From the European Forum Alpbach

FORUM ALPBACH – Politische Gespräche 8/24/2008

Gűnter Bischof, University of New Orleans

Euro – Atlantic Relations

The Georgian Crisis has raised 3 important questions

1.    Has the Russian intervention unleashed a new Cold War?
2.    Do we need to FEAR the Ruskis again?
3.    Has this crisis caused ruptures in the Atlantic community?

Let me try to answer this question by way of a historical comparison – by looking at Western decision making and crisis response: The Western response to the Warsaw Pact invasion crushing the Prague Spring in Czechoslovakia in 1968 vs. the Russian invasion on Georgia a fortnight ago.

 

From left: Michael Haltzel, SAIS, Johns Hopkins University; Alexandr Vondra, Deputy Premier for European Affairs of the Czech Republic; Thomas Mayr-Harting, Political Director, Austrian Federal Ministry for European and International Affairs; Zalmay Mamozy Khalilzad, Permanent Representative of the United States to the United Nations; Thomas Mattusek, Permanent Representative of Germany to the United Nations; Guenter Bischof, University of New Orleans (c) Markus Prantl, EFA 2008

From left: Michael Haltzel, SAIS, Johns Hopkins University; Alexandr Vondra, Deputy Premier for European Affairs of the Czech Republic; Thomas Mayr-Harting, Political Director, Austrian Federal Ministry for European and International Affairs; Zalmay Mamozy Khalilzad, Permanent Representative of the United States to the United Nations; Thomas Mattusek, Permanent Representative of Germany to the United Nations; Guenter Bischof, University of New Orleans

(c) Markus Prantl, EFA 2008

 

1968 – A Cold War Crisis

Crisis rarely come alone but within multiple crisis scenarios – in 1968 the Vietnam War loomed ominously over the Czechoslovak crisis; the U.S. simply did not have the manpower to respond militarily to the Czech crisis; a month before the intervention Washington had already decided there would be “no action” in case of a Soviet intervention in its sphere of influence.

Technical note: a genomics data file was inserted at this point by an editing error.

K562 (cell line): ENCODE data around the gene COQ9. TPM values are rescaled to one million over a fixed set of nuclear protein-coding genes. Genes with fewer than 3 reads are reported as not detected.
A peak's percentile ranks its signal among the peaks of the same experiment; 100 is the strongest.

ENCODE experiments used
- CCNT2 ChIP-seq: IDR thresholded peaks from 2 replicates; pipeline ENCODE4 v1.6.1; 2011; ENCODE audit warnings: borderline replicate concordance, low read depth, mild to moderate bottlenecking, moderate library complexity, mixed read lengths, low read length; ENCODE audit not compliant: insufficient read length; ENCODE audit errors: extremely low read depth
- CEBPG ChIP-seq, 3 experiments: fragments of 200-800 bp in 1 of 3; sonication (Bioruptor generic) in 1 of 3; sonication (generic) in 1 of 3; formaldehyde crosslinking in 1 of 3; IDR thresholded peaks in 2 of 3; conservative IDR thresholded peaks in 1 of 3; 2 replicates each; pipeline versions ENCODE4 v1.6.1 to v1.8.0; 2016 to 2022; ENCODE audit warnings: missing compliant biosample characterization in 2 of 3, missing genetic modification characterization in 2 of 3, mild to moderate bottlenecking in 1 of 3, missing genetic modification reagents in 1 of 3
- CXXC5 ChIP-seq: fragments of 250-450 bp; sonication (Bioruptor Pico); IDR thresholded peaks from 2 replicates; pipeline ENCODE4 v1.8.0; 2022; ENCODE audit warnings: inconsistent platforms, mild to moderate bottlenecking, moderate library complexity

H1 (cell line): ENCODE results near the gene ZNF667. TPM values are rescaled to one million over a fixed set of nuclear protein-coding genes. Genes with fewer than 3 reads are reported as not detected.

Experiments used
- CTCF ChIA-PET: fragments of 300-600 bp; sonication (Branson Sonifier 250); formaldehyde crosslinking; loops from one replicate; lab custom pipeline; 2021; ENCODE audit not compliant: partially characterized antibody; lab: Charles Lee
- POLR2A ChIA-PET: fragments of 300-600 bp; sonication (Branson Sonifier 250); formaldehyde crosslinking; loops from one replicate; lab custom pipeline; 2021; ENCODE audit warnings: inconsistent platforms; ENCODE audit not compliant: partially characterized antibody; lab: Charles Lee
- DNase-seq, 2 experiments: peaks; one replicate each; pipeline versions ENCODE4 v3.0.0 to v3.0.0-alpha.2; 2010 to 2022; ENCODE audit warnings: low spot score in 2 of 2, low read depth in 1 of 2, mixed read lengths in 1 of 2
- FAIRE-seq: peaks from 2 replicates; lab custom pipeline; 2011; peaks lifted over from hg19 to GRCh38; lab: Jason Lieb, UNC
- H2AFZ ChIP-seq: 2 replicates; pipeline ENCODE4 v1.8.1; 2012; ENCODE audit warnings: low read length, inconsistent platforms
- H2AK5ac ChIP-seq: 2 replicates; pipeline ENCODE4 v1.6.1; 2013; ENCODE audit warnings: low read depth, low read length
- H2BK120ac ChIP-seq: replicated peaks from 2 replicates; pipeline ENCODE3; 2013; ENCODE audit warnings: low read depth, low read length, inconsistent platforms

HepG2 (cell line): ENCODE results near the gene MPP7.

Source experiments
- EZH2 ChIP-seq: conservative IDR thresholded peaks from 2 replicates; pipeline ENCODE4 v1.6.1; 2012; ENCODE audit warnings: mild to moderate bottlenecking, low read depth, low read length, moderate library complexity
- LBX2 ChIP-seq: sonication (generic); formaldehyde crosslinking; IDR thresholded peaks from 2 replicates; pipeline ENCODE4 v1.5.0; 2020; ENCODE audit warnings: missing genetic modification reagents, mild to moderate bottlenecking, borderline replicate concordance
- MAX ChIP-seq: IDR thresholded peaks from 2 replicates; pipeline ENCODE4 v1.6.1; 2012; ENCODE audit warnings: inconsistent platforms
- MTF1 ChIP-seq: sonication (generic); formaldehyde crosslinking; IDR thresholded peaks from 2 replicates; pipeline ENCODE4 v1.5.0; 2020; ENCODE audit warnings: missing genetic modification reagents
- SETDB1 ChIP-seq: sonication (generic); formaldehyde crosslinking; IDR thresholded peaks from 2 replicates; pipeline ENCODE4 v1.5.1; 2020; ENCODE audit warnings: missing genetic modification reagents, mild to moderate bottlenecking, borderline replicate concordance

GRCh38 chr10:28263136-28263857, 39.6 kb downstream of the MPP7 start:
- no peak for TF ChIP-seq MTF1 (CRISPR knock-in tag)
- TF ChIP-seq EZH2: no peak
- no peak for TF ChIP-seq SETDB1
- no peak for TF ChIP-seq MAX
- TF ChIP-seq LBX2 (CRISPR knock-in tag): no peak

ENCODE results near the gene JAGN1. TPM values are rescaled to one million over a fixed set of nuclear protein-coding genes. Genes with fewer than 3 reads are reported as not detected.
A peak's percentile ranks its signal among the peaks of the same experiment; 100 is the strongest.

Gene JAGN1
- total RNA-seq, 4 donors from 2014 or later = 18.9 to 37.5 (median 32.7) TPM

There was much wishful thinking going on within the Western community that Moscow would resolve the challenges of the Czechoslovak reform movements through negotiations rather than a military intervention

Domestically a tough election season paralyzed the political class in the U.S.; Lyndon Johnson’s decision not to run again made him an instant lame duck for his last 8 months in office
LBJ was worried about his political legacy; when the invasion came on August 20/21 he was very reluctant to sacrifice his efforts towards détente to a tough response vis-à-vis the Warsaw Pact invaders

The CIA has accurate information and DCI Richard Helms warned him in the morning of August 20 that something was afoot in the Kremlin; LBJ chose to ignore it

LBJ issued a relatively mild condemnation of the Warsaw Pact invasion; he did not issue a tough statement – he only told UN Ambassador George Ball to give the Soviets hell by way of rhetoric rather than action; nor did consider any tougher diplomatic options such as economic sanctions, diplomatic isolation, CIA covert operations, let alone a military response, which might have produced a nuclear war (LBJ: “let us not unleash the dogs of war”). LBJ quickly continued business as usual – four days after the invasion he went on a vacation to his beloved ranch in Texas